MAALAEA, HI – As part of Pacific Whale Foundation’s Volunteering on Vacation program, a group of 124 Kamehameha School incoming freshmen participated in a volunteer service project at Haleakala National Park on Friday, July 24. They were guided by Pacific Whale Foundation staff Blake Moore (Eco-Adventures assistant Vessel Programs director) and Patrick Merrill (Eco-Adventures Vessel Programs director), along with Haleakala staff members.
The students and their faculty chaperones learned about the national park’s efforts to protect native flora and fauna and worked to remove invasive pine trees in the park. “We always emphasize that you don’t have to be on vacation to participate in this program,” said Jessica Niles, outreach coordinator at Pacific Whale Foundation. “In this case, the students are local residents, but are volunteering during their summer break.”
Volunteering on Vacation is a program offered by Pacific Whale Foundation, through an award from the Hawaii Tourism Authority. Now in its third year, the program helps to match visitors or other interested persons with volunteer projects on Maui that benefit the outdoor environment.
“We had beautiful, warm conditions at Haleakala, and we worked together to pull Mexican Weeping Pines on both sides of the fence near the entrance to the park,” reported Patrick Merrill. “We were very impressed with the students… they started the project with a ‘protocol’ or introductory chant. Then Jeff Bagshaw, a ranger with the National Park Service gave an overview of the problem that invasive species pose to the native landscape in Hawaii.”
“The kids worked very well together and were able to pull hundreds of trees during their time at the park,” said Merrill. “It was a very successful event, and I look forward to participating again next year. It’s good to know that the future of our island is in the hands of such inspiring and motivated students.”
As part of Volunteering on Vacation, Pacific Whale Foundation staff members, trained and certified by the national park, lead groups of volunteers on service trips to remove invasive species from Haleakala twice each month. Volunteers who participate in one of the Volunteering on Vacation service trips to Haleakala receive free transportation from Maalaea or Pukalani to the park and free park admission. All volunteers also receive a free, reusable Volunteering on Vacation canvas tote bag. To read more about Volunteering on Vacation, go to http://www.pacificwhale.org/sitecontent/content.php?PageId=78&menu=4&submenu=203.
During 2008, a total of 4,785 volunteer hours were contributed on behalf of Maui’s environment through the Volunteering on Vacation program. Of those, 686 hours benefitted Haleakala National Park.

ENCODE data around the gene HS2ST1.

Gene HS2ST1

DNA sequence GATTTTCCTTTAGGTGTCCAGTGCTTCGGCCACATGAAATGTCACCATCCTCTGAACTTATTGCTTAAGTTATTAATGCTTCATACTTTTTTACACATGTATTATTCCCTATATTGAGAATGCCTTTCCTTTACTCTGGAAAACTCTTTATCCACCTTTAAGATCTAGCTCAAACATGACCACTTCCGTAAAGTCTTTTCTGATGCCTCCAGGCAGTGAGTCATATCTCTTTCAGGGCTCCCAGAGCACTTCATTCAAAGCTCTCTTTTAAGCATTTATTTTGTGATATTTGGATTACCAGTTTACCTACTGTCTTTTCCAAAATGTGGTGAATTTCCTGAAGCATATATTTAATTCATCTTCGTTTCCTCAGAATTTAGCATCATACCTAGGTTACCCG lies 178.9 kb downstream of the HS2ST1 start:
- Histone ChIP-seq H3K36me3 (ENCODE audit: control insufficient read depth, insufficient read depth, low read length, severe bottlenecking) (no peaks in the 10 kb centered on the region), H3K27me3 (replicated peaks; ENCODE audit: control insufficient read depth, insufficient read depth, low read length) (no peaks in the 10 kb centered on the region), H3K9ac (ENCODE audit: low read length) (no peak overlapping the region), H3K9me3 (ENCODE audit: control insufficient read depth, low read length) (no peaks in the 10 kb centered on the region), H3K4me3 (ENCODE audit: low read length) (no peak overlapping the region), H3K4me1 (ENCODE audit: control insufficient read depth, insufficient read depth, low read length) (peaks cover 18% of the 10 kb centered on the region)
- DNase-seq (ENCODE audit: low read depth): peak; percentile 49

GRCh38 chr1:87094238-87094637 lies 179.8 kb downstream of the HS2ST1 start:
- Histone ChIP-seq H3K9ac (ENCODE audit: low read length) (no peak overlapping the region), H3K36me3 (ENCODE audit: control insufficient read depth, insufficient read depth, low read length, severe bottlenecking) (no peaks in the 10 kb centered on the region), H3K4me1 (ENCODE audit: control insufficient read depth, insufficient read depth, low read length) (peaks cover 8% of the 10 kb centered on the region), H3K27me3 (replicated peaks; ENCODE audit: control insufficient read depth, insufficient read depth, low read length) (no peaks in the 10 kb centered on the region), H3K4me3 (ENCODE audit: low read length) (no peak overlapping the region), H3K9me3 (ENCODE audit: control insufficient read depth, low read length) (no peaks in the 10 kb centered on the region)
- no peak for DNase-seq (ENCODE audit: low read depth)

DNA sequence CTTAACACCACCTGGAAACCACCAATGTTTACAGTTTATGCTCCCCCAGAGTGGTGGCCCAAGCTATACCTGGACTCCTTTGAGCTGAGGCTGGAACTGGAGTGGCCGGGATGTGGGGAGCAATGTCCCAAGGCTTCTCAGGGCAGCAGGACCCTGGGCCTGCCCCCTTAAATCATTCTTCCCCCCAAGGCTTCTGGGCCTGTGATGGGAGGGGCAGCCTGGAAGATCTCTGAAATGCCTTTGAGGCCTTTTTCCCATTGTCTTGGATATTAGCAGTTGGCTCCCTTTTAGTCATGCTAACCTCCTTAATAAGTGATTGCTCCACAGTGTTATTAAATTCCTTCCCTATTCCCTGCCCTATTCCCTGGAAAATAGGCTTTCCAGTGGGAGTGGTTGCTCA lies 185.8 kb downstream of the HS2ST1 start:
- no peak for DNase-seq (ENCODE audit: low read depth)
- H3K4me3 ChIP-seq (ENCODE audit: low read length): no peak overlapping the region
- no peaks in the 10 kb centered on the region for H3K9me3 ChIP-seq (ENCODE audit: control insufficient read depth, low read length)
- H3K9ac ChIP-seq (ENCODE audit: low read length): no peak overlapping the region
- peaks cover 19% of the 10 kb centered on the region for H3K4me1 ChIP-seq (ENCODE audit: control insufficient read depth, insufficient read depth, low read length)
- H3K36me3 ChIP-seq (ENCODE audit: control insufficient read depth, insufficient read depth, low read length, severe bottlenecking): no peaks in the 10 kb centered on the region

“Surveys of participants in past volunteering projects indicate that the experience leaves many feeling inspired and empowered and instills a lasting commitment to proactive environmental activity,” said Niles. “Many people are amazed to learn how much of a difference they can make through small actions like a few hours’ work or subtle changes in the daily choices they make in their lives. What begins as a morning of pulling weeds might thus evolve into an ongoing commitment to environmental awareness. Involving students in such activity at the beginning of their high school careers might inspire such a commitment in them as well.”
“Volunteering offers many people opportunities to connect with the environment and expand their awareness of environmental issues in very dynamic and personal ways,” said Pacific Whale Foundation Conservation director Brooke Porter. “We’re so inundated now with information about climate change and all the things we can or should be doing to combat it that it’s easy to feel helpless or overwhelmed. Programs like these give people a chance to get involved, to do something fun and memorable, and to be reminded that it is possible for people to make a big difference through individual actions. It’s especially important to get keiki involved and interested early on. ”
Pacific Whale Foundation is committed to protecting, researching, and educating the public about the marine environment. The foundation also stresses the “mauka to makai” dynamic – the intimate connection that exists between everything that occurs on land and in the sea. Many of Pacific Whale Foundation’s activities and volunteer programs seek to protect the environmental integrity of the land in order to prevent harmful products and substances from finding their way into the marine environment. Pacific Whale Foundation also stresses marine and environmental education for children as a means of instilling environmental awareness and patterns of environmental responsibility in keiki as they grow up.
For more information on the Volunteering on Vacation program, visit www.pacificwhale.org or call (808) 249-8811 ext. 1.